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History group honors Pres. Hinckley

Published: Thursday, May 12 2005 1:13 p.m. MDT

President Gordon B. Hinckley receives the Junius F. Wells award from Kim Wilson on Wednesday. President Hinckley has led efforts to restore and upgrade a number of LDS historic sites.

Jeffrey D. Allred, Deseret Morning News

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President Gordon B. Hinckley of The Church of Jesus Christ of Latter-day Saints has worked hard to preserve historic sites important to his faith, an effort honored by the Mormon Historic Sites Foundation.

"I feel more like a piece of history than a conservator of history," President Hinckley said after receiving the first Junius F. Wells Award. "I am grateful to see this day."

Members of the LDS Church know President Hinckley has long been interested in the faith's early history. During his tenure as church president since 1995, he has led efforts to restore and upgrade a variety of LDS historic sites, particularly in the East.

President Hinckley on Wednesday spoke about Wells, who under the direction of President Joseph F. Smith in 1905, purchased 283 acres in Sharon, Vt., including the Soloman Mack farm where Joseph Smith was born Dec. 23, 1805. Wells erected a granite marker there, 38 1/2 feet high, President Hinckley said: one foot for each year of the LDS prophet's life.

President Hinckley said the crew couldn't transport the 40-ton monument across a swampy field to the site. He said when Wells was asked what he was going to do, he responded, "I'm going to pray."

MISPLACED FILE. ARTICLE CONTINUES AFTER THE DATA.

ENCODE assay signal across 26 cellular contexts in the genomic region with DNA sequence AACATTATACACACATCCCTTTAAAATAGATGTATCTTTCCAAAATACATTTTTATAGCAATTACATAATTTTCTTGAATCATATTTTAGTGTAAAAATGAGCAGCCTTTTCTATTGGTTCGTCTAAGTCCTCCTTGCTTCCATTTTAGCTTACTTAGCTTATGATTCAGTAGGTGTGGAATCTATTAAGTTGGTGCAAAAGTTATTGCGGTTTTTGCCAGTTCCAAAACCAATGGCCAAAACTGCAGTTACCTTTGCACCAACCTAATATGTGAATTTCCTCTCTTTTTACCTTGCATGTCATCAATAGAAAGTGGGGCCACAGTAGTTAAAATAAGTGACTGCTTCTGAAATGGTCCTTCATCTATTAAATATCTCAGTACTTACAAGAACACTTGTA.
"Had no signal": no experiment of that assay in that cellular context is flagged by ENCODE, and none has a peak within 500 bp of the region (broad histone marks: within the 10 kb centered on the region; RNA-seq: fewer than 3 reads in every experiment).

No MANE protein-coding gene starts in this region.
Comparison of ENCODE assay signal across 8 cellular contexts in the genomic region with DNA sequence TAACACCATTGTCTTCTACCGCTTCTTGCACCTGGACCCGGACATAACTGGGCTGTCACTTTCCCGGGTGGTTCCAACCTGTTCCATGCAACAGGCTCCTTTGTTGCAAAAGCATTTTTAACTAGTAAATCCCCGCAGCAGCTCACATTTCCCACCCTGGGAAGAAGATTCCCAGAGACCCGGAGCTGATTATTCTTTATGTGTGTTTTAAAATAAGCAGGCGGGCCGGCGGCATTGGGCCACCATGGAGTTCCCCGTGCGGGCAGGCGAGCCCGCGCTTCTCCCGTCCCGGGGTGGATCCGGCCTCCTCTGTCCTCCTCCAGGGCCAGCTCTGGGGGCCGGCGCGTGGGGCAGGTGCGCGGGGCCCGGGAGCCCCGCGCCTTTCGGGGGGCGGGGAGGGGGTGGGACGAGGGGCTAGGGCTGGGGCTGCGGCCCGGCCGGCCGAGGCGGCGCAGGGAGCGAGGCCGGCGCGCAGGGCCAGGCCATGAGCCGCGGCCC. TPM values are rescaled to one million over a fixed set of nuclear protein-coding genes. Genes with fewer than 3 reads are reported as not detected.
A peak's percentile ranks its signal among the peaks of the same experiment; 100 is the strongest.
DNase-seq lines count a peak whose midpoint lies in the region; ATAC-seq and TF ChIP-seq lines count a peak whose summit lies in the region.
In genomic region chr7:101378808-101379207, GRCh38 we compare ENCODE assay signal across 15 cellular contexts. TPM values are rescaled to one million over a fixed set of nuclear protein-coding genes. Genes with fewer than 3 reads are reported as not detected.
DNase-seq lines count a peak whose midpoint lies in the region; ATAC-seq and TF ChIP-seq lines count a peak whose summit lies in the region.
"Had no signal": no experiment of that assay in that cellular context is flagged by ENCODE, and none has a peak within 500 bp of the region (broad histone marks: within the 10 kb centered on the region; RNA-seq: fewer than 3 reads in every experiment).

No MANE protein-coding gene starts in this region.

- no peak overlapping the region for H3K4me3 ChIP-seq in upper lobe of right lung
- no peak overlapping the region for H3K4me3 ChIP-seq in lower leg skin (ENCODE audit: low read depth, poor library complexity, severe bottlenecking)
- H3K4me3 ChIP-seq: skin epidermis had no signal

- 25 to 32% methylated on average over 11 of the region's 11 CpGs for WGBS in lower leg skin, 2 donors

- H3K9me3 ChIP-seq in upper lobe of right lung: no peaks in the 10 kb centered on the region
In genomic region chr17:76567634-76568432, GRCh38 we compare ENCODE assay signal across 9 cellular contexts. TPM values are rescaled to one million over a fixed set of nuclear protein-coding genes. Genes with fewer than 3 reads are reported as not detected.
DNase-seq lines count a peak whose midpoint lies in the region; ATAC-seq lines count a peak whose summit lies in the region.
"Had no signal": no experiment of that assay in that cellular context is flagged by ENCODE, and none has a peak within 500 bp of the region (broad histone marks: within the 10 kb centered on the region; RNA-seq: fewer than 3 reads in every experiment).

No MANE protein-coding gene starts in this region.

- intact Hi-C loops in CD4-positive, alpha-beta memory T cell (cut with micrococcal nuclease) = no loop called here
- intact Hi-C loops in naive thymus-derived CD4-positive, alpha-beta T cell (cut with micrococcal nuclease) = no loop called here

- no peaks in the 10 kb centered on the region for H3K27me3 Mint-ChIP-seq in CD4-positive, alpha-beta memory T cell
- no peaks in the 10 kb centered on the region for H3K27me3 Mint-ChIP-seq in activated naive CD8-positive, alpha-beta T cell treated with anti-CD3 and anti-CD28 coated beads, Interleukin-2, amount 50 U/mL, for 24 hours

That night, Hinckley said the temperature dropped enough that the field froze and the horses could cross.

"Today it stands there as pristine and beautiful as ever before," President Hinckley said of the monument.

In closing he remarked, "To preserve the memory of the past is my humble prayer."

Kim Wilson, chairman of the board of the independent nonprofit Mormon Historic Sites Foundation, said President Hinckley has perhaps done more to preserve LDS Church history than anyone before him.

"We've felt for some time that we'd like to take this moment to honor President Hinckley for his singular effort," Wilson said. "We're delighted, President Hinckley, at your vigor."

Wilson said he hoped the award would become an annual way to honor those who work to preserve church history.

Under Hinckley's direction, a temple was dedicated in Palmyra, N.Y., on April 6, 2000 — the 170th anniversary of the church's formal organization in nearby Fayette. The temple is close to the boyhood home of church founder Joseph Smith and the grove of trees where he said he saw God the Father and his son, Jesus Christ, in vision.

During the temple construction, major upgrading was done to the church-owned Smith home and farm, as well as to a visitors center and pageant facilities at the nearby Hill Cumorah, where Smith said an angel directed him to a set of gold plates containing an ancient record now known as the Book of Mormon.

Shortly thereafter he announced the Palmyra Temple would be built, and expanding on dreams his own father, Bryant S. Hinckley, had for Nauvoo, Ill., President Hinckley stunned Latter-day Saints with an announcement during his closing address at LDS General Conference on April 4, 1999, that the Nauvoo Temple would be reconstructed.

First built by poverty-stricken Latter-day Saints in the early 1840s, it was dedicated in 1846 just as the bulk of church membership began a major exodus from Nauvoo and migrated west to the Salt Lake Valley. It was destroyed when an arsonist set fire to it in 1848.

The reconstructed temple was dedicated in June 2002 amid crowds in the hundreds of thousands, and the building, along with a major church reconstruction project of early homes and businesses in the tiny town, continues to draw tens of thousands of visitors annually.

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